I owe a lot to a woman named Kathy. I only knew her for a short time long ago, and I’ve completely lost track of her, so she doesn’t know this—but she helped put me on a path I hadn’t imagined for myself when she invited me to join her Toastmasters club.
I’d just graduated from college and moved to a small town to work as a radio announcer. I was 22 and single. I didn’t know a soul, and I worked Monday through Saturday, midafternoon until 10 p.m. It wasn’t the makings of a great social life.
I’d graduated with majors in journalism and communications, so I was interested in public speaking. But that’s not why I took Kathy up on her invitation. The club met for breakfast, and with my schedule, a breakfast meeting seemed like the closest thing to having a social life. Sounds pretty desperate, I know. But it was a great way to meet people, especially the kind I liked to meet: motivated men and women from all walks of life who wanted to improve themselves and their communities.
In 1984, I moved to South Dakota. I immediately joined a Toastmasters club; not just to meet people. I’d realized I loved giving humorous speeches. I began competing in Humorous Speech Contests and won some. At that time, the Humorous Speech Contest went to the regional level, and in 1987, I won with a speech about Publishers Clearing House sweepstakes.
I’m a little slow to catch on, though. It took me nine more years to decide that I wanted to devote myself to writing humor. I submitted some of my speeches to my local newspaper, and the editor agreed to take me on as a humor columnist. That was 20 years ago, and today my column runs in publications in 10 states in the West and Midwest United States.
As a columnist, I’m frequently asked to present, and Toastmasters has given me the confidence to do it.
I have a day job now, so my social life has improved. But I’m still in Toastmasters and I often inflict my columns as speeches on my longsuffering fellow members. Practicing columns as speeches has become such a valuable tool that I even have a name for it. I call it “toasting a column,” and I usually “toast” speeches/columns while I walk on my treadmill. It’s multi-tasking at its best. I’m practicing a speech, working on a column and exercising. It’s far less tedious when I do them all at once!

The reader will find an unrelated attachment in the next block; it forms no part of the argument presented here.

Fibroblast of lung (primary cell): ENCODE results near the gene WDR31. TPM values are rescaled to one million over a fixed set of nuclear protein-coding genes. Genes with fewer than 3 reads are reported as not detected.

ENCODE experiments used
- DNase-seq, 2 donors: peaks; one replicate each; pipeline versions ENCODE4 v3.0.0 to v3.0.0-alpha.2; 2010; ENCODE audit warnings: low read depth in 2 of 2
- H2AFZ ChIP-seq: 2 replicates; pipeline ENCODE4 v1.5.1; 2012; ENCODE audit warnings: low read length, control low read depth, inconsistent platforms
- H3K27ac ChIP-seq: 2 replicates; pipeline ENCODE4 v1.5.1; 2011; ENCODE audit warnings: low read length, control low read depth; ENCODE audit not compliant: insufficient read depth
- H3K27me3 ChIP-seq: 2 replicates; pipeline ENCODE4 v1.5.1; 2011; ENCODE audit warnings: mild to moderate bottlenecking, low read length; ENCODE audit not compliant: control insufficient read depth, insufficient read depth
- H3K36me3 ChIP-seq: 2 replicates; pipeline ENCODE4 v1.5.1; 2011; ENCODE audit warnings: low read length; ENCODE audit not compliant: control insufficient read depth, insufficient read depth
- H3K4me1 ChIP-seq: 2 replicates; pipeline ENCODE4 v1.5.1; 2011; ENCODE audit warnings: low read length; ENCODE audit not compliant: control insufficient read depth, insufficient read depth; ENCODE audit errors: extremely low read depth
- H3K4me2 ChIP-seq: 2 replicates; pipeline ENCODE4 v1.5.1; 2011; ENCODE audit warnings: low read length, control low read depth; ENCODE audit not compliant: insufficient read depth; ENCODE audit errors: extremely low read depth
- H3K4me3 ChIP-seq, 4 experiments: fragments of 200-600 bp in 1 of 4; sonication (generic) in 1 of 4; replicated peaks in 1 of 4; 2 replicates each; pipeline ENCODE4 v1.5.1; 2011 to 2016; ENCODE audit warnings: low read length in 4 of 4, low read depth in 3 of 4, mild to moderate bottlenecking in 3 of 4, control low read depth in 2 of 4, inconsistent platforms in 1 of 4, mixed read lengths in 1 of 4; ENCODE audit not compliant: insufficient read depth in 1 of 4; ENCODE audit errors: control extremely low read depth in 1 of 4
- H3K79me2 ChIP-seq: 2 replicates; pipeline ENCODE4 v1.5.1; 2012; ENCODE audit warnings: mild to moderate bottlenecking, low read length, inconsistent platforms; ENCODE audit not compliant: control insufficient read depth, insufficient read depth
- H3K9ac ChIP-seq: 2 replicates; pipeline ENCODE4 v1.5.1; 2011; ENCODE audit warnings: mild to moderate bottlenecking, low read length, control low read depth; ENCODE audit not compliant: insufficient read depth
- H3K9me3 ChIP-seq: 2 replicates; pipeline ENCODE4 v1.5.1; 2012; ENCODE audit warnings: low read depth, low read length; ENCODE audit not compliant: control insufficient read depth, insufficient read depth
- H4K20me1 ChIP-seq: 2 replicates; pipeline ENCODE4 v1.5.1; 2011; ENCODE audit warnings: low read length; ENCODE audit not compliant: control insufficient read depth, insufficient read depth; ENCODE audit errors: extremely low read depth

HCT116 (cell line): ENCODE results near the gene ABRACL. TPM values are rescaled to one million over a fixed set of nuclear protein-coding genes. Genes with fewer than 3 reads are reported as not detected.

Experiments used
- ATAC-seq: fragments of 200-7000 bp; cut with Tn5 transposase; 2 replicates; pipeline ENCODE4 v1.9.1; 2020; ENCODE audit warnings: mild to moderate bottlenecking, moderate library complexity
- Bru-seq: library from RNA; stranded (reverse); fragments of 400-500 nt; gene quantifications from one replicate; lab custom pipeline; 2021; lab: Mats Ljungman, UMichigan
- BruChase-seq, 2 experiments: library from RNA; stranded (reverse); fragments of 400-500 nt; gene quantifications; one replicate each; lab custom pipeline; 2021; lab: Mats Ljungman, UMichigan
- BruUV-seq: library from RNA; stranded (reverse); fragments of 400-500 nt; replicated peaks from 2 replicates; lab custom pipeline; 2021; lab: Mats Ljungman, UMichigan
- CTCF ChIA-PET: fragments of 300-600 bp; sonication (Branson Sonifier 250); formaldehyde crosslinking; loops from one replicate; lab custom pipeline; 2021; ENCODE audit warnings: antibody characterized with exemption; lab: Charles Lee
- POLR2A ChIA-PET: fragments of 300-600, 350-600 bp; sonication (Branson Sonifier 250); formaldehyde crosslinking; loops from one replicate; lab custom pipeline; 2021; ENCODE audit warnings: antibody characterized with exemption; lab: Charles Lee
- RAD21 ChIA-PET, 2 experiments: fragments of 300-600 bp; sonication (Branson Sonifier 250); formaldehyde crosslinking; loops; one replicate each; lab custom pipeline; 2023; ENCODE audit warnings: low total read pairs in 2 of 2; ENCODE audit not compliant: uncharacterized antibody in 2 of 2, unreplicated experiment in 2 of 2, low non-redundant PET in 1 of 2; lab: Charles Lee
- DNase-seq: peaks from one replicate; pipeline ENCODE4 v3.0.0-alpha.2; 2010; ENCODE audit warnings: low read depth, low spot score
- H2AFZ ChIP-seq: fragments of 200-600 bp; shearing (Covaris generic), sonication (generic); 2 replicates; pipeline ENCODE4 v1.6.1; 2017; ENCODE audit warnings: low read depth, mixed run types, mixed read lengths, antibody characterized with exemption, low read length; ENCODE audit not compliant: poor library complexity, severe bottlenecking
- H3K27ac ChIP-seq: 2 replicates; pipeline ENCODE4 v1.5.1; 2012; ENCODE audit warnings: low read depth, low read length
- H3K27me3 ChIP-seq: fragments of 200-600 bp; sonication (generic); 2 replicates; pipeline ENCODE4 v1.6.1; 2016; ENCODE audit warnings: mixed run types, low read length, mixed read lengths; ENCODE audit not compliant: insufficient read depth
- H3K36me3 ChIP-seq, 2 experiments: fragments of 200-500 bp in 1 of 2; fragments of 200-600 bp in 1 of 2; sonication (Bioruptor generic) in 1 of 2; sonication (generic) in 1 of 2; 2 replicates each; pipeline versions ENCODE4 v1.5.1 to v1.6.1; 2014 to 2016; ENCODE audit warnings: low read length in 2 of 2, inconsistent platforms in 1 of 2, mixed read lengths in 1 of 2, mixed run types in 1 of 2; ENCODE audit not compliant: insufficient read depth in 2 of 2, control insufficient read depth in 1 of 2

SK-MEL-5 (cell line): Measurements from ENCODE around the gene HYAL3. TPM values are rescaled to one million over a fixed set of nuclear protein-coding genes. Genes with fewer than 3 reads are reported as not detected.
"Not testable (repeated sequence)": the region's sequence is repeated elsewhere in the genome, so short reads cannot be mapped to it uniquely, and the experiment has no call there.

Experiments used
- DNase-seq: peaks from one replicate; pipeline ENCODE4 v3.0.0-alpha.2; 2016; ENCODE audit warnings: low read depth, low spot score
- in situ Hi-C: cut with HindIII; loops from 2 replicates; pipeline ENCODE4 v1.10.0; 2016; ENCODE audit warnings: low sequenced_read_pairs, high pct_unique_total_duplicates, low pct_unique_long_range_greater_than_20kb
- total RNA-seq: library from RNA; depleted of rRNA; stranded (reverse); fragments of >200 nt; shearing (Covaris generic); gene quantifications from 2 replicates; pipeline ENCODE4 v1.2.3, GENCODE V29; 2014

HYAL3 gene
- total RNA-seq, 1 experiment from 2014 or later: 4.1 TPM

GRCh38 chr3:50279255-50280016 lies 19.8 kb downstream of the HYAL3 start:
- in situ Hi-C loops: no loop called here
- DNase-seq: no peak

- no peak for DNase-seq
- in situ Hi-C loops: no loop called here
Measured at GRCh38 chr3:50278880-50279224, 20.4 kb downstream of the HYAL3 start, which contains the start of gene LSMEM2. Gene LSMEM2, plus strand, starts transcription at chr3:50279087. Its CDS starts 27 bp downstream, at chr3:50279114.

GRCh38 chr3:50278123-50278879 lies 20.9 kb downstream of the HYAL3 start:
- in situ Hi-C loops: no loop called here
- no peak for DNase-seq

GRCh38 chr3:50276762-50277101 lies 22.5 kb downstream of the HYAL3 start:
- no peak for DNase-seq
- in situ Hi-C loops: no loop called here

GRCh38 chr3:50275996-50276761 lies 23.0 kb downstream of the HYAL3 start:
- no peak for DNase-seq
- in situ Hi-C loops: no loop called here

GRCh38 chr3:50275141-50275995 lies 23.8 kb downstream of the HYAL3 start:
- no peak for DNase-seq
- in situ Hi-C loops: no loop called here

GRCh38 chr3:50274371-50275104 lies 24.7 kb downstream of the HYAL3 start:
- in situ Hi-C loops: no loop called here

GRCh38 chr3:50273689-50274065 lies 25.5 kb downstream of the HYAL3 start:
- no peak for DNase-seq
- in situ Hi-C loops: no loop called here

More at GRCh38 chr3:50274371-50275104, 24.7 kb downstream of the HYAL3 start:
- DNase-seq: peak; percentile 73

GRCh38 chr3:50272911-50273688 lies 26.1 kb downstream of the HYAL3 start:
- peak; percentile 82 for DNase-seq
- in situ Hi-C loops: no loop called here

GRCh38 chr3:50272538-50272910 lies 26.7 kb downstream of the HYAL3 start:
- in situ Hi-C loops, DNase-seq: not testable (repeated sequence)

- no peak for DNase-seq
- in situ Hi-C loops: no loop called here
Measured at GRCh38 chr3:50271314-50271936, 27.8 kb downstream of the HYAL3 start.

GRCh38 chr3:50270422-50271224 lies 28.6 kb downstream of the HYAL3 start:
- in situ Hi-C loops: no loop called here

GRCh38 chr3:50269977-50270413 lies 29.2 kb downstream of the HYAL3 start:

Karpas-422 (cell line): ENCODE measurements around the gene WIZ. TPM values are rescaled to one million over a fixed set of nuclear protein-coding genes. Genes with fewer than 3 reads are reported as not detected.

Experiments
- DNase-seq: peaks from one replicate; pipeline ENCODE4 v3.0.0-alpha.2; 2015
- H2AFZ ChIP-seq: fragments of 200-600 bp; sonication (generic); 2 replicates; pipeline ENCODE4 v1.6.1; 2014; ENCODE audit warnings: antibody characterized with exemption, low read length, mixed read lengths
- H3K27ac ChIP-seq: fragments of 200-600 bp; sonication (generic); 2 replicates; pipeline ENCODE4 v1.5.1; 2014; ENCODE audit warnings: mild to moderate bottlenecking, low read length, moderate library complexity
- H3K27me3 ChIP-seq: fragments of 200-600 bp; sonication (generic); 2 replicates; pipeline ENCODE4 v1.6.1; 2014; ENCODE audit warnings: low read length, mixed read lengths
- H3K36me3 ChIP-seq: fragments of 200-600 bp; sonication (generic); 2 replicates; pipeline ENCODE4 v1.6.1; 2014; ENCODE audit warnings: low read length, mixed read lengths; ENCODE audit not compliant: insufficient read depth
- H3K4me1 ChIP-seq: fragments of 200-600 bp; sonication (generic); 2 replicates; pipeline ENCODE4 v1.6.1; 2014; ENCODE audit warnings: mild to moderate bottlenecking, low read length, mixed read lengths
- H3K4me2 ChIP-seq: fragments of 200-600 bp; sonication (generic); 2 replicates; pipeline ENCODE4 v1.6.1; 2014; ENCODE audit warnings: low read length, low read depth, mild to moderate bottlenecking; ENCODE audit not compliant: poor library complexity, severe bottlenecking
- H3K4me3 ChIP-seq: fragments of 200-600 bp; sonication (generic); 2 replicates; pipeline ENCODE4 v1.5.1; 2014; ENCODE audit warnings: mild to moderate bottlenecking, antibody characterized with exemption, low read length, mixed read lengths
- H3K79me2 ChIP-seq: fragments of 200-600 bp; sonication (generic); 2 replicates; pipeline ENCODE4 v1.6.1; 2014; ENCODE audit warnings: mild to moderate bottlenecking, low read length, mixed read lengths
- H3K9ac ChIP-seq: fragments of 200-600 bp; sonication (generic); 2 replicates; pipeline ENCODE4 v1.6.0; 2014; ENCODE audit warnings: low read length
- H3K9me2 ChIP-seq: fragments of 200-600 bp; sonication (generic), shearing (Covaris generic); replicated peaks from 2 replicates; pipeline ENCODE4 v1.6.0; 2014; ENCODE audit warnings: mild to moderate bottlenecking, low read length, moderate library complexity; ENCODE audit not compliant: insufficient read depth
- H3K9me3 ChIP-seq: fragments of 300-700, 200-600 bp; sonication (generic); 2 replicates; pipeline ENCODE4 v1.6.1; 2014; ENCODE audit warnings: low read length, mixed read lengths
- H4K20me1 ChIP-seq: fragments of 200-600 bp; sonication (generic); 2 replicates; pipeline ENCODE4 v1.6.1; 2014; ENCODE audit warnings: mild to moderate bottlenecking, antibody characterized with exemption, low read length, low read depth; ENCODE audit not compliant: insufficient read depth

There are differences between the written word and the spoken word but fewer than you’d think, especially in humor. I want my reader to hear my voice. That’s a function of word choice and word and sentence length—all things I can try out while I’m “toasting” my column.
And presenting a column as a speech has other benefits. The audience’s laughter—or lack of—lets me know what works and what doesn’t. Comments from my evaluators and my audience give me ideas. And as a columnist, I’m frequently asked to present, and Toastmasters has given me the confidence to do it.
In 2014, I published a collection of essays called I Used to Think I Was Not That Bad and Then I Got to Know Me Better. And this year, I published my second book, I Didn’t Know You Could Make Birthday Cake from Scratch: Parenting Blunders from Cradle to Empty Nest. Promoting books involves media interviews, readings and presentations. Thanks to Toastmasters, I’m able to pull it off, even when I’m nervous. I often think of how grateful I am to Kathy, wherever she is, for inviting me to join her club all those years ago.
But it’s bigger than that. I might have found my way to writing humor anyway, but my Toastmasters membership and my career as a humor columnist and author are so intertwined, I can’t imagine how. I can’t help but wonder, when I mentor a new member or invite a guest to my club, what Toastmasters might bring into their lives that they haven’t yet imagined.